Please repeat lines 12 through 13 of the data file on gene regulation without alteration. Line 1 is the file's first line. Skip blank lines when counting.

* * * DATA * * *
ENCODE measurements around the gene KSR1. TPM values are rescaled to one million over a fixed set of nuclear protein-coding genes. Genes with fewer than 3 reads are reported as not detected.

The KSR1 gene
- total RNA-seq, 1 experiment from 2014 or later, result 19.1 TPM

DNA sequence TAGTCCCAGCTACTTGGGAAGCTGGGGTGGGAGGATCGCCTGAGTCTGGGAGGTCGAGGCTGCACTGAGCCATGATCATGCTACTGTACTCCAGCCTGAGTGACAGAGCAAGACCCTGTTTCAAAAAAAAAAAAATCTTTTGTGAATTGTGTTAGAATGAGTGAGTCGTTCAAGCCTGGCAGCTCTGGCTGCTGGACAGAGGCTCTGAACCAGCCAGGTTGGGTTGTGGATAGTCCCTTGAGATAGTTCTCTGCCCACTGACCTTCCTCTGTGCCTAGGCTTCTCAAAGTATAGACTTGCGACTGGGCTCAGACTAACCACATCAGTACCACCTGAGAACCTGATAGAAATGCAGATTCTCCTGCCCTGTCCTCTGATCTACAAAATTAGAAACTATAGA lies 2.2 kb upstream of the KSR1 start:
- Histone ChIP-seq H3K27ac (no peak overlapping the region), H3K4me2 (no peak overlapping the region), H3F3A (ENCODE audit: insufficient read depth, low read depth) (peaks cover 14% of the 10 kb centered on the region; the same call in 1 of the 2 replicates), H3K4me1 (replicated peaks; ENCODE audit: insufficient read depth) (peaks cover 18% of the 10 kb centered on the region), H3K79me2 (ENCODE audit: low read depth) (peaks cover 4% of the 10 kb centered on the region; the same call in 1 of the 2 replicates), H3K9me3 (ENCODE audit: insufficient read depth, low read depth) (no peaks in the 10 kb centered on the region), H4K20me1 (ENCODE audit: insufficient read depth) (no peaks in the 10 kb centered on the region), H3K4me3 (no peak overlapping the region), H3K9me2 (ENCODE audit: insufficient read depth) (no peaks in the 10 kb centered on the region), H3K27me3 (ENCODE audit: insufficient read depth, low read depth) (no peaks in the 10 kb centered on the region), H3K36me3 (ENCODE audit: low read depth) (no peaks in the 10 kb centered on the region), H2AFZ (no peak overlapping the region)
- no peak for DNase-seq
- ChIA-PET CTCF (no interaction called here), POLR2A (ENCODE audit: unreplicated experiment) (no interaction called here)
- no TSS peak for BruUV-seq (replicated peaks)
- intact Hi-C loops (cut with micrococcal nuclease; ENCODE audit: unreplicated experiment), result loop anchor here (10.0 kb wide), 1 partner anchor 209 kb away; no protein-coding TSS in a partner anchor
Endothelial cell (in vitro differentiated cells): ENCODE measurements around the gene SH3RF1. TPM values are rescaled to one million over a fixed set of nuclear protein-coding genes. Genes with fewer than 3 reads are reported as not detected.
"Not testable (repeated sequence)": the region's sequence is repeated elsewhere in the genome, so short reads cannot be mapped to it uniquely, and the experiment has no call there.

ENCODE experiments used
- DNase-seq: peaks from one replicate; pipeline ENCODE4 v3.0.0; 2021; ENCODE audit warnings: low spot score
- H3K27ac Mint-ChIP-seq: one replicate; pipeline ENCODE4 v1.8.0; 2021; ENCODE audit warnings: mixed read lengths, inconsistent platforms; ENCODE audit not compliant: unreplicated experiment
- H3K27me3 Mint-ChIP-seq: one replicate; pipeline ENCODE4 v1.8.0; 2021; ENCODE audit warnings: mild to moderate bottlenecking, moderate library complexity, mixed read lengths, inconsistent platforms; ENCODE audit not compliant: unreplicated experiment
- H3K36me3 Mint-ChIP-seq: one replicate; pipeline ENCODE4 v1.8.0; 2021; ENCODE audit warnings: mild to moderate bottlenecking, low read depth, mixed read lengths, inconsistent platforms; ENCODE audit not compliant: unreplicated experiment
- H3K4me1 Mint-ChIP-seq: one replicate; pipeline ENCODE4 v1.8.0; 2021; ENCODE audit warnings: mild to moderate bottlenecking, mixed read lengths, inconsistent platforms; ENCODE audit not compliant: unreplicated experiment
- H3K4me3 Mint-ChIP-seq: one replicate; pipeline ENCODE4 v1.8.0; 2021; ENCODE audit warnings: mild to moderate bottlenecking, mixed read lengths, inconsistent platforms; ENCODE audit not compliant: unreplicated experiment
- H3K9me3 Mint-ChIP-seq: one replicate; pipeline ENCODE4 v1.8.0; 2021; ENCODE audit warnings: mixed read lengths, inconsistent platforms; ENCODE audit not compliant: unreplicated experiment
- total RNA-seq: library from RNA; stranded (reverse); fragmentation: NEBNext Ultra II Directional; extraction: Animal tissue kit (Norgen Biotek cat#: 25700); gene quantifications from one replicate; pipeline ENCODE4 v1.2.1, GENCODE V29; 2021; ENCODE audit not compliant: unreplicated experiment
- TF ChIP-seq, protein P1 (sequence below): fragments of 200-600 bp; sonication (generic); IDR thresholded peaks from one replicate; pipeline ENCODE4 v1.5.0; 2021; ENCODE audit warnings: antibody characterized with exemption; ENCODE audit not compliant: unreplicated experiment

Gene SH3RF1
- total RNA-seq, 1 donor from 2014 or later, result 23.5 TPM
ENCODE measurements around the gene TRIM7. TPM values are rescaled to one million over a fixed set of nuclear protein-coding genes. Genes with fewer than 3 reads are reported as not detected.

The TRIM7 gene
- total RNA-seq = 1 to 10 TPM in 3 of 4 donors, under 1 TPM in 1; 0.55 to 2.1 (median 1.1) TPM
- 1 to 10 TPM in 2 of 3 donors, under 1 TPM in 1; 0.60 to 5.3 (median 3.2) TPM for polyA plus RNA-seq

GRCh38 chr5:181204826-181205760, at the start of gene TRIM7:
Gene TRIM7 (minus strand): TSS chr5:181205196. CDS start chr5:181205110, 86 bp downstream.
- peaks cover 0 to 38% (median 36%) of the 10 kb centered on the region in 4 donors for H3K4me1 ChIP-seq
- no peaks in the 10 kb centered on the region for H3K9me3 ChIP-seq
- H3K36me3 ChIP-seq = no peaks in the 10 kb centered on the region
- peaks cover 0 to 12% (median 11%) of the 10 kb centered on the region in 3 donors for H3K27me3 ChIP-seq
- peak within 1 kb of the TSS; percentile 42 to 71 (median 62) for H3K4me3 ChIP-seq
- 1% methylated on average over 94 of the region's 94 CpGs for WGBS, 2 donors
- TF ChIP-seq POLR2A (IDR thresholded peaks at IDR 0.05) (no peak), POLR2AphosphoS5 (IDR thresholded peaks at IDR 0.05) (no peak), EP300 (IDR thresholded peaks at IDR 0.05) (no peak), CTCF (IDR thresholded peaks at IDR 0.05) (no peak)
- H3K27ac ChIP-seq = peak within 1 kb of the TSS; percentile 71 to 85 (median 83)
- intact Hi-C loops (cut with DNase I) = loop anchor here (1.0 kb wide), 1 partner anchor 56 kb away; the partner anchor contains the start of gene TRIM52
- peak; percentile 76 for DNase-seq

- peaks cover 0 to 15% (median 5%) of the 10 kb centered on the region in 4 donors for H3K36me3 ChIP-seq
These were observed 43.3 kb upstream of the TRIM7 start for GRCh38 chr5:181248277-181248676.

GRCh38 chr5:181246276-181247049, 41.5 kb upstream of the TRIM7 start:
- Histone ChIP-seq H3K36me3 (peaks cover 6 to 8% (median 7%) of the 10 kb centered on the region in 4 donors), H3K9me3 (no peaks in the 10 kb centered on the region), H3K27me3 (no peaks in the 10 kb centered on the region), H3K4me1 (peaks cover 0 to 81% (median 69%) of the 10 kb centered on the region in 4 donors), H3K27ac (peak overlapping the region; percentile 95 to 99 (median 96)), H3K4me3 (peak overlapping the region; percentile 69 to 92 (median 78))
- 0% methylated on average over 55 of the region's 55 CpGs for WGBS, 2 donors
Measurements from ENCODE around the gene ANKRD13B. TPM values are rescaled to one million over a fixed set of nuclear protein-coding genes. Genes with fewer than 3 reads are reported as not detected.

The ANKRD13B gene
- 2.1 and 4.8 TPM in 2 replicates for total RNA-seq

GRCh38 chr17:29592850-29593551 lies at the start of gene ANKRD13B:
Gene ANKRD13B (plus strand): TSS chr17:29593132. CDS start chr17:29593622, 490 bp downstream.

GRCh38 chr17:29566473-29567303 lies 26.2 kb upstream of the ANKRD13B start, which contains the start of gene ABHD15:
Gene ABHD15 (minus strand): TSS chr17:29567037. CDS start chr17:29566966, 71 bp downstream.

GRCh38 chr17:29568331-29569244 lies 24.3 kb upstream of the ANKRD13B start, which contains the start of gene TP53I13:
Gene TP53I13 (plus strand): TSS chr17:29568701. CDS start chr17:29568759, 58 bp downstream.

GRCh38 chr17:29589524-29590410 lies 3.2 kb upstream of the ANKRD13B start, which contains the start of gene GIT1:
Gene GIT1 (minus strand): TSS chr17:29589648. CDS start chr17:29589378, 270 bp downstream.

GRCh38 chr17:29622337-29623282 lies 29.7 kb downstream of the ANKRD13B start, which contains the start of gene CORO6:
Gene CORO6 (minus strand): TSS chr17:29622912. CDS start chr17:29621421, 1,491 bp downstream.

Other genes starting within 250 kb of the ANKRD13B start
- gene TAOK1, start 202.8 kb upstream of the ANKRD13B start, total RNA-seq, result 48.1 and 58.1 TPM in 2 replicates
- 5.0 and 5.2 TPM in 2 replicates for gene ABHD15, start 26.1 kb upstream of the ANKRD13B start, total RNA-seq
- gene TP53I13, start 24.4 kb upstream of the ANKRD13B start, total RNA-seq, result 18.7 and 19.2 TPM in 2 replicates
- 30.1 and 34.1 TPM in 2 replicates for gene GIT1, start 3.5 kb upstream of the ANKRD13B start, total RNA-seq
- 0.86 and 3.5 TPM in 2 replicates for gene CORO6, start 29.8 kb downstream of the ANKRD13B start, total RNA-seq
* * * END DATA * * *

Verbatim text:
ENCODE experiments used
- DNase-seq: peaks from one replicate; pipeline ENCODE4 v3.0.0; 2021; ENCODE audit warnings: low spot score